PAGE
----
BoG CRR directive to absorb GH¢16.2 billion in liquidity


Fresh analysis from Black Star Brokerage indicates that approximately GH¢16.2billion – $1.2 billion – could flow from banks to the Bank of Ghana (BoG) once the new Cash Reserve Requirement (CRR) policy becomes effective.

This would result in a tightening of cedi liquidity and a potential appreciation of the cedi in the short-term.

CRR is a rule set by central banks requiring commercial banks to keep a portion of their deposits – local and foreign currency – as cash reserves with the central bank. This, the central bank expects to ensure that banks channel regular lending, influencing economic activities.

During the 117th Monetary Policy Committee (MPC) meetings’ press briefing, central bank Governor Dr. Ernest Addison disclosed a sharp decline in credit extended to businesses and individuals, dropping from 29.5 to 5.1 percent between February 2023 and February 2024.

This decrease represents a marked reduction in funds available for businesses to invest, expand and create employment opportunities.

The governor acknowledged that this trend is due to banks’ inclination toward investing in government securities, supported by data revealing a surge in bank investments in short-term Treasury and BoG instruments. Year-on-year growth in these investments soared to 67.6 percent in February 2024, amounting to GH¢53.6billion, compared to a 36.9 percent increase the previous year.

Commenting on the new CRR directive, GCB Capital described it as the end of an era of ‘free money’, anticipating a decline in banks’ reliance on Treasury bills in favour of increased credit creation.

“It appears the era of ‘free cash’ from passive investments driving profits is over as banks will now have to ‘earn’ their profits. As a result, we expect a drastic decline in banks’ appetite for T-bills in favour of credit creation to avoid the higher brackets of the new CRR directive,” GCB Capital said.

Furthermore, GCB Capital anticipated a shift in the central bank’s stance toward a more aggressive approach to credit, which could impact the government’s deficit financing operations and the real sector.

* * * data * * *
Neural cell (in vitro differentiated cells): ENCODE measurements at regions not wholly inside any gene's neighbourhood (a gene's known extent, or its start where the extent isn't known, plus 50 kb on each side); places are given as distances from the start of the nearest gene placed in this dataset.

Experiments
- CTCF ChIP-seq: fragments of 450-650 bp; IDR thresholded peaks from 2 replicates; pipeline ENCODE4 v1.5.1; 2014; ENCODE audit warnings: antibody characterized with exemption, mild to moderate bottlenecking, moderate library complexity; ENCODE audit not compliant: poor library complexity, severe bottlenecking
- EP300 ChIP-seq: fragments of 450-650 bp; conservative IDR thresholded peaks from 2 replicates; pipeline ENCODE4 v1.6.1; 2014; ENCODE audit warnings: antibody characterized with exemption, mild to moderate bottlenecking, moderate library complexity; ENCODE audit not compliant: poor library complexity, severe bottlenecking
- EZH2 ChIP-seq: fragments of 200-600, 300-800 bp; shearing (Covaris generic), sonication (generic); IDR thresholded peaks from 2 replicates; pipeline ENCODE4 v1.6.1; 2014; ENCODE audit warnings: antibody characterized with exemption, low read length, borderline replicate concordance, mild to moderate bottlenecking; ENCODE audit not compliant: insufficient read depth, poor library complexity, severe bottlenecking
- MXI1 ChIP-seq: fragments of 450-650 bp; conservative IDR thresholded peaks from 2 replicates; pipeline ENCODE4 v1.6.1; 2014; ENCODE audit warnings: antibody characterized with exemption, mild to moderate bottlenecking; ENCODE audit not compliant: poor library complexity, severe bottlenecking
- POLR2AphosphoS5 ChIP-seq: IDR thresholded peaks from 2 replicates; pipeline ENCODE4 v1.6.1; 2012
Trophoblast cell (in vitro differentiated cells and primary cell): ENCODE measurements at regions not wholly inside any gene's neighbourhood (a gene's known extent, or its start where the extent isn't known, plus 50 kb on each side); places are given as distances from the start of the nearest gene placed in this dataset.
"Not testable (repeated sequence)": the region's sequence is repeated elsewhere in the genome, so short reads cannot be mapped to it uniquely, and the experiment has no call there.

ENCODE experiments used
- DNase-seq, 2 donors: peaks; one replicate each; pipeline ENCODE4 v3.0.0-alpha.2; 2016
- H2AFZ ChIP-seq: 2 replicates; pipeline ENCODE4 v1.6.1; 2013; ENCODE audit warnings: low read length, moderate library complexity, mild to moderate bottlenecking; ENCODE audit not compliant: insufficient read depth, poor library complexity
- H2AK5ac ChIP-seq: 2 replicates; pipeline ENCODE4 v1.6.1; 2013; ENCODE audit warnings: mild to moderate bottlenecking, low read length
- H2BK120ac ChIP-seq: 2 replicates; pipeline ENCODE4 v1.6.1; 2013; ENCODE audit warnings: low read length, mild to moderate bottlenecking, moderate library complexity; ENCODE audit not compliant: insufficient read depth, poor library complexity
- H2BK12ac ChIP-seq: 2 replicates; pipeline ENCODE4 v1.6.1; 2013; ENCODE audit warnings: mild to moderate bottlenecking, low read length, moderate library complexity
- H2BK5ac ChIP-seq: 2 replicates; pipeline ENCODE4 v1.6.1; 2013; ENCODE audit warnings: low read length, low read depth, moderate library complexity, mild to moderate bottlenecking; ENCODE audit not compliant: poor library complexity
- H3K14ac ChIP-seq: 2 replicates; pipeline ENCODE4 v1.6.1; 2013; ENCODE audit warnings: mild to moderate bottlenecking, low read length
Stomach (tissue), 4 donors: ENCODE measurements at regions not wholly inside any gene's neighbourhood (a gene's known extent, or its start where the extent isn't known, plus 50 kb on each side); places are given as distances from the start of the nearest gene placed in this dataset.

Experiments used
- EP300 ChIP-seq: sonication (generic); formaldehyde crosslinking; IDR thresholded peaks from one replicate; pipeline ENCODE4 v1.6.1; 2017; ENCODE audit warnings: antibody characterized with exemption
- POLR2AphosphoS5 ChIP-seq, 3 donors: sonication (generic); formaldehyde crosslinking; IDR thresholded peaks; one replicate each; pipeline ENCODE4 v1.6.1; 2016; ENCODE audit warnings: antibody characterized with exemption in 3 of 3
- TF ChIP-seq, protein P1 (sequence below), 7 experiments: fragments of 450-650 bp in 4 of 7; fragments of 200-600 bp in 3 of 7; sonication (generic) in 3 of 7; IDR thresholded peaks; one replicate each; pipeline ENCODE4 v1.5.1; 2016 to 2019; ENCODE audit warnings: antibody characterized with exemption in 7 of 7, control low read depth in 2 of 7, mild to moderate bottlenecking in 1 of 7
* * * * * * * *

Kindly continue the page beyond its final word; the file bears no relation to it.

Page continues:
Analysts believe that heightened competition for quality credit could potentially lower lending rates and stimulate growth through increased investments. However, they cautioned that the reduction in demand for Treasury bills could lead to higher interest costs for the Treasury’s funding operations.

“With the BoG also facing high-interest costs – around the policy rate – for its OMO operations amid the need to mop up excess liquidity to douse inflation, the directive will sweep substantial liquidity from the system – without the bank’s response – at no cost to the regulator,” GCB Capital said.

The BoG’s decision follows challenges faced by banks due to the domestic debt exchange program (DDEP), resulting from their excessive exposure to government debt. Effective April 1, 2024, the new policy mandates banks with loan to deposit ratios (LDR) exceeding 55 percent to maintain 15 percent of their deposits as reserves (CRR), while those with ratios below 40 percent must hold at least 25 percent of deposits in reserves.

In essence, the BoG is urging banks to increase their loan portfolios to avoid being required to keep idle cash without earning returns. The message is clear: take more risks with lending or face reduced ability to invest in treasury bills.

Black Star Brokerage’s analysis covered 21 out of 23 banks, excluding UBA and CBG due to data unavailability.

Among the analysed banks, Société Générale had the highest Loan to Deposit Ratio (LDR) at 74.6 percent, above the 55 percent threshold. Six banks had LDRs between 40 percent and 55 percent. They were ADB (52.37 percent), Bank of Africa (47.83 percent), First National Bank (47 percent), CAL Bank (42.81 percent), Republic Bank (41.59 percent) and Prudential Bank (40.28 percent). These will see their CRR rise to 20 percent.

The 13 banks with LDRs of less than 40 percent were Ecobank (37 percent), ABSA (36.60 percent), UMB (35.56 percent), FBN Bank (33.65 percent), GCB (32.48 percent) and Stanbic Bank (31.29 percent).

The rest include Fidelity Bank (24.95 percent), First Atlantic Bank (23.67 percent), ACCESS (23.51 percent) and Zenith (20.00 percent). Standard Chartered (19.44 percent), GT Bank (17.52 percent) and OmniBSIC (14.84 percent) complete the list of banks which will see their CRR rise to 25 percent when the directive kicks in.

Apakan Securities, in its analysis of the announcement, noted that although the adjustment in the CRR was not expected, “it reflects a tighter stance by the bank to rein in liquidity and control inflation”.

“Additionally, the CRR adjustment aims to stir banks to boost lending to support growth instead of investing excess liquidity in GoG and BoG bills. Conclusively, this is expected to drain liquidity from the market, soften demand and slow the pace of decline in GoG yields,” Apakan stated.

Some analysts believe the safety provided by government securities is still too appealing for banks to resist, especially in a very high-risk environment.



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